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Top Programs for Spinal Work/Research
#1
What are your thoughts on the best residencies for training spinal surgeons? Of course, spine is a major component of neurosurgery and thus is a huge focus of every program, but I wonder if any programs have particular strengths in/are well known for spine specifically, either clinically speaking or in terms of research.
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#2
UCSF-- has the top training and research in deformity, tumor, trauma, MIS with several huge names in spine
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#3
(07-10-2017, 10:17 PM)Guest Wrote: UCSF-- has the top training and research in deformity, tumor, trauma, MIS with several huge names in spine

Second this. Barrow is still pretty strong even though they've lost their two biggest names in the past few years. Columbia and Hopkins are also exceptional spine programs.
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#4
Based on these responses, it seems that Doximity rates programs based on their spine reputation!

Are there any programs on the rise, gaining new faculty, more grants/research money, etc?
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#5
Emory
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#6
(07-11-2017, 03:17 PM)omegalomaniac Wrote: Based on these responses, it seems that Doximity rates programs based on their spine reputation!

Are there any programs on the rise, gaining new faculty, more grants/research money, etc?

Cleveland Clinic and Pitt have great spine programs. UVA looks solid. Heard good things about WashU.
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#7
You can tell from responses above that posters are med students or junior residents. WashU used to be good when Lenke and Lehman were there (ortho). UCSF and Emory have a shitty spine training. IMHO, the best residency programs that provide a solid spine training during residency:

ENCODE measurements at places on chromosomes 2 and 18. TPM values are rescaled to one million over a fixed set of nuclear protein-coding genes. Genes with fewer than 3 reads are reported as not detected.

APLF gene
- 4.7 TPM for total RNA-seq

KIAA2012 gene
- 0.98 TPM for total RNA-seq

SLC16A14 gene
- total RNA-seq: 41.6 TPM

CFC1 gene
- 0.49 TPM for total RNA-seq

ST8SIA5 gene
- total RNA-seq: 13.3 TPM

-Rush (All star guys Fessler and Traynelis)
-Wisconsin-Milwaukee (The place of the first spine fellowship in the country)
-Jefferson (strong ns and ortho programs)
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#8
(07-16-2017, 09:19 PM)Guest Wrote: You can tell from responses above that posters are med students or junior residents. WashU used to be good when Lenke and Lehman were there (ortho). UCSF and Emory have a shitty spine training. IMHO, the best residency programs that provide a solid spine training during residency:
-Rush (All star guys Fessler and Traynelis)
-Wisconsin-Milwaukee (The place of the first spine fellowship in the country)
-Jefferson (strong ns and ortho programs)

Rush is good for MIS. Jefferson is solid as well but how involved are the ortho big names like Vaccaro and Hilibrand with teaching neurosurgery trainees?
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#9
(07-17-2017, 11:55 AM)Guest Wrote:
(07-16-2017, 09:19 PM)Guest Wrote: You can tell from responses above that posters are med students or junior residents. WashU used to be good when Lenke and Lehman were there (ortho). UCSF and Emory have a shitty spine training. IMHO, the best residency programs that provide a solid spine training during residency:
-Rush (All star guys Fessler and Traynelis)
-Wisconsin-Milwaukee (The place of the first spine fellowship in the country)
-Jefferson (strong ns and ortho programs)

Rush is good for MIS. Jefferson is solid as well but how involved are the ortho big names like Vaccaro and Hilibrand with teaching neurosurgery trainees?

I don't think Ortho attendings work with the NSGY residents at Jefferson, since they have their own ortho spine fellows as well as ortho residents who get less spine experience in general than nsgy... I think in addition to MIS, Traynelis at RUSH is a well known and respected cervical spine surgeon, and they have a deformity guy as well. Not sure how much interaction there is with the ortho attendings like Howard An and Frank Phillips at rush either...
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#10
Miami has one of the highest volume spine centers in the country for operative experience. Includes all aspects of spine surgery. The Miami project is well funded and excels for spinal cord injury research
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